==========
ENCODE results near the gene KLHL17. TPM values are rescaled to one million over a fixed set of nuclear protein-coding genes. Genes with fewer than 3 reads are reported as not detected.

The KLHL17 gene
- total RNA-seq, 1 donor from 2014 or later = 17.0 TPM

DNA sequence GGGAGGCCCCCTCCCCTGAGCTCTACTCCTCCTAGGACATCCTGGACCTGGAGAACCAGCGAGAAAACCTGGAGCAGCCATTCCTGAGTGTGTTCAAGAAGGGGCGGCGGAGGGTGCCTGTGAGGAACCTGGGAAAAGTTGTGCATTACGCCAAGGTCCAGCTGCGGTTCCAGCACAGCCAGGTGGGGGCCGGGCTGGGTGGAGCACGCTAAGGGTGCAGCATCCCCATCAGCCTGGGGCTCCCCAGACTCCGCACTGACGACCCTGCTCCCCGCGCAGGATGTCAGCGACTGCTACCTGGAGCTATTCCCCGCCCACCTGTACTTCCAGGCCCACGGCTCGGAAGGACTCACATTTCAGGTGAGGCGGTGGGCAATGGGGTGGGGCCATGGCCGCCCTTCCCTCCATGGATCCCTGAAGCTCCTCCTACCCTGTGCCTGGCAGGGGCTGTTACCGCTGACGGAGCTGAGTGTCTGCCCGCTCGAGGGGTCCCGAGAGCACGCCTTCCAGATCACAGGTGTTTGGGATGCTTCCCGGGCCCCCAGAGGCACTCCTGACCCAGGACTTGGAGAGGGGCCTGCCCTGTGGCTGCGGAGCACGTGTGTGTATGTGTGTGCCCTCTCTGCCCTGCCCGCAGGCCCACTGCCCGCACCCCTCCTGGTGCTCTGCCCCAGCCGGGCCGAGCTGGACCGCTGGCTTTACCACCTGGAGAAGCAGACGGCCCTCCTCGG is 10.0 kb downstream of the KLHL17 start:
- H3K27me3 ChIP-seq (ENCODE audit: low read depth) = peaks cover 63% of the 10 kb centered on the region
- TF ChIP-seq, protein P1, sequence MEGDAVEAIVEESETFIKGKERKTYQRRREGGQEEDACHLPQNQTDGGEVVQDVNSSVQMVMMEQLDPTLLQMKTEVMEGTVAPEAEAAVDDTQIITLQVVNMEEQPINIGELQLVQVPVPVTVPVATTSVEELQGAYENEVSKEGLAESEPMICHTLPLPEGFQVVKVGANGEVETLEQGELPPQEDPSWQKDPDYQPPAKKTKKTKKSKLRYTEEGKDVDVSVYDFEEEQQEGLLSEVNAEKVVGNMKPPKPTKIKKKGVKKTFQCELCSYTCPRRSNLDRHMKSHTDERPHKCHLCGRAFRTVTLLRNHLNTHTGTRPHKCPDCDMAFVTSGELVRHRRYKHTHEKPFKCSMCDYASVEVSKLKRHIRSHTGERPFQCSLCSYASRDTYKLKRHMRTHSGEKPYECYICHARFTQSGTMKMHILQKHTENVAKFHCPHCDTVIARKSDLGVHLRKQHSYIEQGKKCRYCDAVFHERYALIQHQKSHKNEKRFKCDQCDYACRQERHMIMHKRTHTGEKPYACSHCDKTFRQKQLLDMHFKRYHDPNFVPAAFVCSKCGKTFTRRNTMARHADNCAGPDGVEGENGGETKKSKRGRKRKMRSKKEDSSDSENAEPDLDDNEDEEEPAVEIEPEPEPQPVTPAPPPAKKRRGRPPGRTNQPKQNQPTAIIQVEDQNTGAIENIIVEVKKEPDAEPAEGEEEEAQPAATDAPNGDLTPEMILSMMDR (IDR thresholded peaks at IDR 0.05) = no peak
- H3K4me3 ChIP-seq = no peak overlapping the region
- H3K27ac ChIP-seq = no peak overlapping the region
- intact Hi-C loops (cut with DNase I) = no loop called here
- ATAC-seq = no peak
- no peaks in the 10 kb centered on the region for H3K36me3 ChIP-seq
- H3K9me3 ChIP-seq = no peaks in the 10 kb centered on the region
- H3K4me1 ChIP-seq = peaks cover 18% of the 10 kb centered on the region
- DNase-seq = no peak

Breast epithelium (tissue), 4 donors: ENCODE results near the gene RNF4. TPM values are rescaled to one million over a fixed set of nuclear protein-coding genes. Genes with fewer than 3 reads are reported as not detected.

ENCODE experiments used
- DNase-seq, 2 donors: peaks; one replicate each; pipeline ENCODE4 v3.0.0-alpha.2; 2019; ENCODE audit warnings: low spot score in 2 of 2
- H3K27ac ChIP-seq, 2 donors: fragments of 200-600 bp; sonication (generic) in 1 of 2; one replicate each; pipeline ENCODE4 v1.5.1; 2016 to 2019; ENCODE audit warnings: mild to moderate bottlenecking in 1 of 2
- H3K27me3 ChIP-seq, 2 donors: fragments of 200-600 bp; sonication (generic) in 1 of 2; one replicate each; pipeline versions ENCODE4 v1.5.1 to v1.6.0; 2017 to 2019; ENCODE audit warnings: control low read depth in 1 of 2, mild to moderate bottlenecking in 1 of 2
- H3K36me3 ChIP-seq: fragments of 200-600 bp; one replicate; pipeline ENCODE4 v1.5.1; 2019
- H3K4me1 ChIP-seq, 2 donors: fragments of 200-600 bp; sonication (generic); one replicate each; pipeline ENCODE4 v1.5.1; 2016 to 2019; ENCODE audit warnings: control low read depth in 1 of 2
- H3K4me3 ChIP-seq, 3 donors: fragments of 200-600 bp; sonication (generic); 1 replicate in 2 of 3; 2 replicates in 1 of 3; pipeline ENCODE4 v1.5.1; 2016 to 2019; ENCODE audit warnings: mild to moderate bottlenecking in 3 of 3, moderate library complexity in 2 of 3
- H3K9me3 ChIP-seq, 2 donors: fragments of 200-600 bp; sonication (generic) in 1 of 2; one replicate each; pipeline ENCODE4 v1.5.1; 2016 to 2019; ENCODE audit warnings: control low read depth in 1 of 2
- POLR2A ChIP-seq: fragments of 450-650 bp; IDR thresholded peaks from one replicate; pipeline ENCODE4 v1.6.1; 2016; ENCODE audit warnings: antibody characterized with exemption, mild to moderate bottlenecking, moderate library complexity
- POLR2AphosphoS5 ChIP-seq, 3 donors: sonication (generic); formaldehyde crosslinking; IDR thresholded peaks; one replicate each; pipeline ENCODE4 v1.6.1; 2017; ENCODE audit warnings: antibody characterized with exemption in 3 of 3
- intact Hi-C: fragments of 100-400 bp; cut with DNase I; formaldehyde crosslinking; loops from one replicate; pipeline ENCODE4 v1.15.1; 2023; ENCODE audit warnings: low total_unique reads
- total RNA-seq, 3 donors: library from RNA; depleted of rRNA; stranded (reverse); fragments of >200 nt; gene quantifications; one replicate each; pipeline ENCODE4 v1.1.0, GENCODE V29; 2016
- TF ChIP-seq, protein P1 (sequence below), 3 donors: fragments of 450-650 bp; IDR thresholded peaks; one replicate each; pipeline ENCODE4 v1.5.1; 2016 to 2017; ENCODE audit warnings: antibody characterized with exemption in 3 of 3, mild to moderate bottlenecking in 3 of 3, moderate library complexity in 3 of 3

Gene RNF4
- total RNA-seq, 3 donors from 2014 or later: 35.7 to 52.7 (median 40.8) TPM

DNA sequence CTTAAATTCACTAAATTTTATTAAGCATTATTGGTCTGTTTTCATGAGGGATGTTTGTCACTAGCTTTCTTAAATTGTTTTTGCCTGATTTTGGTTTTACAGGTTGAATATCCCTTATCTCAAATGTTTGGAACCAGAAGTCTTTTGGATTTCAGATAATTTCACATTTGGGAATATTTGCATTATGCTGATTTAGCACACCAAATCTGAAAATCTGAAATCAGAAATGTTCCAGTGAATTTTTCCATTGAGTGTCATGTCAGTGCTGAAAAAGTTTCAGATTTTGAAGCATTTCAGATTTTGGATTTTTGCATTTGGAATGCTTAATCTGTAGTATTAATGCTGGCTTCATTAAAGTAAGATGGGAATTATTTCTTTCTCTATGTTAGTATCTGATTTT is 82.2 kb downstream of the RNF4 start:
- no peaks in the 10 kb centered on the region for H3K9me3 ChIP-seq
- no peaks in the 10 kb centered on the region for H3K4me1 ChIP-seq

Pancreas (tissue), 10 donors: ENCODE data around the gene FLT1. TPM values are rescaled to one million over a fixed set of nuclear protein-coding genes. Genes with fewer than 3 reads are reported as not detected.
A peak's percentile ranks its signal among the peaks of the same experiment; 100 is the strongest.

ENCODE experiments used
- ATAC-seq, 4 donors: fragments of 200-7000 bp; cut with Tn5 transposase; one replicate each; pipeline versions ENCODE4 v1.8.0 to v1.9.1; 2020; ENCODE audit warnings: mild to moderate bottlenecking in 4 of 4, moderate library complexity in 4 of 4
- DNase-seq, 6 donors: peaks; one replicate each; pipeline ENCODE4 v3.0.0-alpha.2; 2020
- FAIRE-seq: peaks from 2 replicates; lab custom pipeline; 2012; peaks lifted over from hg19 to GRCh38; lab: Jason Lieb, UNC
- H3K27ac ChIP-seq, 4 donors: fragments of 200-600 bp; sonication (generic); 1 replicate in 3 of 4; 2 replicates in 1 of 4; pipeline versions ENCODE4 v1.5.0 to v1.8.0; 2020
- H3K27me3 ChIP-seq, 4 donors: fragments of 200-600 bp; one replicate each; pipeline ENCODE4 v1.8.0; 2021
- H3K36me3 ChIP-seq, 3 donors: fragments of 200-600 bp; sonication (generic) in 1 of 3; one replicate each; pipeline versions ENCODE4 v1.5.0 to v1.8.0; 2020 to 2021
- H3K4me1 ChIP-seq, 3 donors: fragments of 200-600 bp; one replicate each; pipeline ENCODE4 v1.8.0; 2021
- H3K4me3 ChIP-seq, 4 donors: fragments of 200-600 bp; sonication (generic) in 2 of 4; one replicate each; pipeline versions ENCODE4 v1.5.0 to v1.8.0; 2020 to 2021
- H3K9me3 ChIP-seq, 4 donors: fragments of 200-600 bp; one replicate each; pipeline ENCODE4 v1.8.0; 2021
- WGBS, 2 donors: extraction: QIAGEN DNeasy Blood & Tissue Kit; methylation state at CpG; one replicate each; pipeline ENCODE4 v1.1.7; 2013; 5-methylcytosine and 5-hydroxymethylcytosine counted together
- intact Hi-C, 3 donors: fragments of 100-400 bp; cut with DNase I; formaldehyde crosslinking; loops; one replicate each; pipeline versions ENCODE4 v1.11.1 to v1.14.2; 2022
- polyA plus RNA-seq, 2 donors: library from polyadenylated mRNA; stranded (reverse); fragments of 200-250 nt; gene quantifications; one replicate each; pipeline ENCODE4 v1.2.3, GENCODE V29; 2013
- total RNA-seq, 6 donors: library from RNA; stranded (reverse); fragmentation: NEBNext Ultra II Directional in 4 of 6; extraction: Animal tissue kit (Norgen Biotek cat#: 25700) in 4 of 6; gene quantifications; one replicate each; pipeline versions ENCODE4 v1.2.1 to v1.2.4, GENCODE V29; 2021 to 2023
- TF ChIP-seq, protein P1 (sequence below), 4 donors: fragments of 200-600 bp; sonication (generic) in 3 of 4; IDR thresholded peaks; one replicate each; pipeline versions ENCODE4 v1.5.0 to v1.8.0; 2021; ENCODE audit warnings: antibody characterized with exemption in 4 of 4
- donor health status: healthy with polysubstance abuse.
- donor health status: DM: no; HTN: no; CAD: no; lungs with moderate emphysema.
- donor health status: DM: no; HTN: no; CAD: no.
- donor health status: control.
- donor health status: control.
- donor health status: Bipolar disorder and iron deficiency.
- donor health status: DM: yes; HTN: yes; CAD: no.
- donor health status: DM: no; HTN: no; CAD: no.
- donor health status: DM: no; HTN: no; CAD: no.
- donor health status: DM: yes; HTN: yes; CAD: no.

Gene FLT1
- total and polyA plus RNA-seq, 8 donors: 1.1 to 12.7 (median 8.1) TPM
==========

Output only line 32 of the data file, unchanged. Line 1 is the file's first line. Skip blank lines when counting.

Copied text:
- no peaks in the 10 kb centered on the region for H3K9me3 ChIP-seq